Linda L. Griffin and Suzan F. Ayers
Suzan F. Ayers and Linda L. Griffin
Amelia Mays Woods and Suzan F. Ayers
Suzan F. Ayers and Lynn D. Housner
The current study describes the nature of physical education teacher education (PETE) programs in the United States. Of the 200 institutions of higher education invited to participate, 116 PETE programs completed a comprehensive questionnaire regarding their undergraduate programs (58% response rate). Respondents reported employing an average of 3.84 (SD = 2.80) full-time and 3.07 (SD = 3.52) part-time faculty members, nearly equal in gender (females = 48%), and overly representative of Caucasians (92% of respondents reported employing a faculty of at least 60% Caucasian). First- and second-year field-based teaching experiences were provided by 77% of respondents. A majority (65.8%) of institutions provided student teaching experiences at the elementary and either middle or high school settings. These experiences typically lasted 9 weeks and were supervised by university personnel three times per setting, and 76.3% were conducted exclusively by PETE faculty. Emphasis on specific curricular models was reported by 83% of respondents, 45.3% reported electronic portfolio development as a primary technology experience, and 62% reported coursework as the primary means by which candidates received multicultural experiences.
Suzan F. Ayers and Amelia Mays Woods
Background/Purpose: This aspect of this study examined physical education teacher education (PETE) program coordinators’ perspectives on their role in student recruitment, including common recruitment strategies and their effectiveness, perceived barriers to engaging in program recruitment, and commonly used marketing strategies. Method: Data were collected from 175 PETE program coordinators through the online survey described fully in Chapter 4 of this monograph. Data were analyzed using descriptive statistics, Pearson’s correlation coefficients, and one-way analyses of variance. Results: Strategies perceived as effective in recruiting high school students were moderately associated with those most often implemented (r = .46–.50). Some limited differences by Carnegie level were found related to reported barriers to participation in recruitment activities. Discussion/Conclusion: This study reveals general consistency between PETE coordinators’ perceptions of the most effective and frequently used recruitment strategies to attract students into PETE initial licensure programs. Strategies, barriers, and suggested future directions align with much of the PETE recruitment literature.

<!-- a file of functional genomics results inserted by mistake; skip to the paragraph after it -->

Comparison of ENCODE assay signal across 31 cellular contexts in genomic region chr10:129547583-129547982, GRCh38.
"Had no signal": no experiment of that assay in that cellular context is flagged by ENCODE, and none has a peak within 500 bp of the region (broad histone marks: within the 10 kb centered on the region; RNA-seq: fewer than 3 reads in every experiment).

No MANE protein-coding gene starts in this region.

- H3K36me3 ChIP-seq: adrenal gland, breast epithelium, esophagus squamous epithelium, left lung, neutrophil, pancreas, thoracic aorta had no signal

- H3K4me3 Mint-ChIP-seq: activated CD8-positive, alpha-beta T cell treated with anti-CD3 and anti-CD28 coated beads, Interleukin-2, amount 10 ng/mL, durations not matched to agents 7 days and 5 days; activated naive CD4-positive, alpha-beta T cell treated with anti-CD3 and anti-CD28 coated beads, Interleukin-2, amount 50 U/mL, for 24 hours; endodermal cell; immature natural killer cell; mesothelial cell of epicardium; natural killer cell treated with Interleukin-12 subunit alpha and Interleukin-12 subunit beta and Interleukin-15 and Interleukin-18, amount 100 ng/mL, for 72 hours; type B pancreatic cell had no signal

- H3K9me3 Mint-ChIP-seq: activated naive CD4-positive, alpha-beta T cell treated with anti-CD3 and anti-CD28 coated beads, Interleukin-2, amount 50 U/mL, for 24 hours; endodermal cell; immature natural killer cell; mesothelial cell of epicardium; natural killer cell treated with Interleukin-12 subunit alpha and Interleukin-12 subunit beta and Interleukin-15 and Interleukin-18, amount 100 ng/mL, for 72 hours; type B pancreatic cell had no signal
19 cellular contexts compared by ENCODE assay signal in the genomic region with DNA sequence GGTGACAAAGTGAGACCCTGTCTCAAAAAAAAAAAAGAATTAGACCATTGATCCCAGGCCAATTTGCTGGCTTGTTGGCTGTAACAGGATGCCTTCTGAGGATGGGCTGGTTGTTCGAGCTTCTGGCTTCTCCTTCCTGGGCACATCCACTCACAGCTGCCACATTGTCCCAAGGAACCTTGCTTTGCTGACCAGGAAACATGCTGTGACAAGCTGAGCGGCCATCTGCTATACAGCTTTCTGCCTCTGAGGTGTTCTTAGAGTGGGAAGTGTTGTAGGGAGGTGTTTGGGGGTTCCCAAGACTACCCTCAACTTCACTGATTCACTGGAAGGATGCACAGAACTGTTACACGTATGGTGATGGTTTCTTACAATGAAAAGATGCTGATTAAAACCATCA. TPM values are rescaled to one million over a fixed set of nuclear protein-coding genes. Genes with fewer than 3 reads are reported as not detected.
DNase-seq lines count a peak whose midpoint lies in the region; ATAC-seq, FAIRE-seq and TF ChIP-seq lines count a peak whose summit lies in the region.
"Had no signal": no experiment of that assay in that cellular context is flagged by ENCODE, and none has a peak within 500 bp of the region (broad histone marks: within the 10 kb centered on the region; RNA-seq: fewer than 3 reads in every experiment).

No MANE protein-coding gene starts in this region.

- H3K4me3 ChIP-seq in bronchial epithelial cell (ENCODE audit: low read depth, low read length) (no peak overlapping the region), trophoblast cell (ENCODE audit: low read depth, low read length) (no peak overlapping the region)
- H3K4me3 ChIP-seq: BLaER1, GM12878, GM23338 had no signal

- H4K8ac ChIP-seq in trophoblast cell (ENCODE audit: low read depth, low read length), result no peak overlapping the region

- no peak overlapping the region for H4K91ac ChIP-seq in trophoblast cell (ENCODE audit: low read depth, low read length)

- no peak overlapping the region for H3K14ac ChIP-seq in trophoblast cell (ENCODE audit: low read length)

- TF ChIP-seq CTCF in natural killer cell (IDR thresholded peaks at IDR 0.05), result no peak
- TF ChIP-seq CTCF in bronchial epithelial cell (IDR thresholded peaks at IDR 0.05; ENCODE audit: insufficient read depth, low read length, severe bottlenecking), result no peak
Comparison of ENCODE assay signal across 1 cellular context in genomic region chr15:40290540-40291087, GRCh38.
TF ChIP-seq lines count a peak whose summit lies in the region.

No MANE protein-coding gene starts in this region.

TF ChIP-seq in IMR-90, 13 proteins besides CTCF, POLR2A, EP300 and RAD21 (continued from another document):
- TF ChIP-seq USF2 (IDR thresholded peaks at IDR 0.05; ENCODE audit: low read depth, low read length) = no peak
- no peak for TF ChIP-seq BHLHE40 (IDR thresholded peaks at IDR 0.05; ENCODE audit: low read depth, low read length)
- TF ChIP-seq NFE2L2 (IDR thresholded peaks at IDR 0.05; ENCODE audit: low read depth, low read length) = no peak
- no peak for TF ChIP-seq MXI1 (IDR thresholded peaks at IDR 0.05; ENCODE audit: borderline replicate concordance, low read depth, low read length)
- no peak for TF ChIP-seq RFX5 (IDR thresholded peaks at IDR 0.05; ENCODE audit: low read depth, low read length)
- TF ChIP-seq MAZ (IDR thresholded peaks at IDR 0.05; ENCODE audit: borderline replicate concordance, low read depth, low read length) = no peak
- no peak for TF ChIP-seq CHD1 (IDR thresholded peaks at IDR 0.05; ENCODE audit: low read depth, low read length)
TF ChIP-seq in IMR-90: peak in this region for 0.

Ben D. Kern, K. Andrew R. Richards, Suzan F. Ayers and Chad M. Killian
Background/Purpose: Physical education teacher education (PETE) programs have experienced enrollment decline, leading some PETE faculty to consider increasing efforts to recruit new students to their programs. This aspect of the current study sought to investigate PETE program coordinators’ perceptions of possible causes for decreased PETE enrollments as well as their role in, and barriers to, recruiting preservice teachers. Methods: Thirty-six PETE program coordinators (12 males and 24 females) participated in in-depth interviews. The data were coded using a standard interpretative approach grounded in inductive analysis and constant comparison. Results: PETE faculty members perceived declining enrollments to be related to negative public perceptions of education, low-quality K-12 physical education, academically unprepared PETE students, and restructuring programs to emphasize other kinesiology areas. Though compelled to recruit, PETE coordinators questioned their responsibility to do so and reported lacking time and training to be effective. Discussion/Conclusions: PETE coordinators favor recruiting strategies that are less time-intensive and match their academic skill set.
Ben D. Kern, Suzan F. Ayers, Chad M. Killian and Amelia Mays Woods
Background/Purpose: Student retention in physical education teacher education (PETE) programs is critical to promoting high-quality physical education in schools. This aspect of the current study was to investigate PETE program coordinators’ perceptions of their role in the process of retaining students within their programs. Method: Thirty-six PETE program coordinators (12 males and 24 females) completed in-depth interviews. The data were analyzed using a standard interpretative approach grounded in inductive analysis and constant comparison. Results: The PETE coordinators in this study perceived retention to be: (a) aligned with core job expectations, (b) grounded in relationships, (c) impacted by external and policy factors, and (d) limited by time and resources. Discussion/Conclusion: Retention in PETE is supported when faculty members utilize constructivist learning pedagogies and develop a sense of belonging among PETE students. Retention issues may be addressed through involvement with state policymakers and professional organizations.